Met heaps of cool people at the hostel. The hostel in Austin had the highest concentration of Australians I've seen at any hostel yet. I also met some awesome and funny Americans there. There was a duck who liked to hang around us when we were sitting outside, who the group decided was called Sam. Sam would drink beer spilled on the ground or left in a bowl.

Went to Barton Springs with some people from the hostel. Barton Springs is a cool place, there's a pool which is fed by a spring which keeps the water at 20-22 °C year round. I didn't get to swim there though, they kept closing the pool because of a thunderstorm off in the distance.

I found an Embassy Suites hotel which I assumed must be the one where Tucker Max allegedly, um, made a mess in the lobby. Though I later noticed there's more than one Embassy Suites in Austin.

Went to SoCo (South Congress Ave.), a trendy but quieter area of Austin. There's an area on Congress Avenue about a block long where food trailers congregate, offering all sorts of weird cuisine. I got some kind of spicy chicken thing served in a cone. I went to watch some band playing in an outdoor area, who did a pretty good cover of Baby Got Back. Then I went to the Continental Club, a live music venue of some note.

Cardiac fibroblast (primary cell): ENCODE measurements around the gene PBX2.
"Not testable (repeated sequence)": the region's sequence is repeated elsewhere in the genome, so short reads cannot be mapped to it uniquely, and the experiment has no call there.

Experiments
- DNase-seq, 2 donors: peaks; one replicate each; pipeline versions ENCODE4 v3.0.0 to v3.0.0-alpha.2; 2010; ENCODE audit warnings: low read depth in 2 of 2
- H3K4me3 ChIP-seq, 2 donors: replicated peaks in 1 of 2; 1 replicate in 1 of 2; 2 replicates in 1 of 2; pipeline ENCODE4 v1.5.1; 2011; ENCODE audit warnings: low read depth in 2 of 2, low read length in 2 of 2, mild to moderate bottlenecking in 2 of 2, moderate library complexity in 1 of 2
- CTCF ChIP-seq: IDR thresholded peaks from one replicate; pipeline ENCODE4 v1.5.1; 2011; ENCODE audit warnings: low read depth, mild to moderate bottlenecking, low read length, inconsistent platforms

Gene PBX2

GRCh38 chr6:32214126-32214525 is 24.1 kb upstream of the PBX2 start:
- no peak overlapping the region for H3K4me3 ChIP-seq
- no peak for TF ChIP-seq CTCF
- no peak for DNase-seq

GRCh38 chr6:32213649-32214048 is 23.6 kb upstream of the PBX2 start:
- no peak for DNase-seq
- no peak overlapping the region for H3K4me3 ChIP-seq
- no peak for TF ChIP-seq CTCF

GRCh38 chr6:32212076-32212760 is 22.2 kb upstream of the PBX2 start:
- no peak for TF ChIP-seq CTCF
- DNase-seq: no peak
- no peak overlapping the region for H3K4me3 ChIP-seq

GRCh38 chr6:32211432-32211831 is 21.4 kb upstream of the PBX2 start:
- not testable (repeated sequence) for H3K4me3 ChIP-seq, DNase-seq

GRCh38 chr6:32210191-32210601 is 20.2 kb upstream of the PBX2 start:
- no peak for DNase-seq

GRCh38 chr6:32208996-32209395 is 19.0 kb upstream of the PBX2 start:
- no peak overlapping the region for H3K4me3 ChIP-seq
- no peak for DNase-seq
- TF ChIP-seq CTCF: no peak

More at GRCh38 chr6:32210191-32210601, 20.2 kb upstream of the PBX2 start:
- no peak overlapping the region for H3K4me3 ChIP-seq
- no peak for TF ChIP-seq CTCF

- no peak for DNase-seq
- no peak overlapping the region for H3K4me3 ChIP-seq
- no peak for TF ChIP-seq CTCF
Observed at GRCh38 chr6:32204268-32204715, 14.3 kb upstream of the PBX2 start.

On my last night in Austin I went to watch the bats. The Congress Avenue Bridge is home to 1.5 million bats, where the inch-wide expansion joints inadvertently created the perfect home for them. Every night around sunset they all fly out to find food. Austin residents love them because they keep the mosquito population down, and lots of people gather by the bridge to watch them emerge. When I went, there was a few hundred people. Enough people that there was a guy selling cheap light-up toys for kids to play with.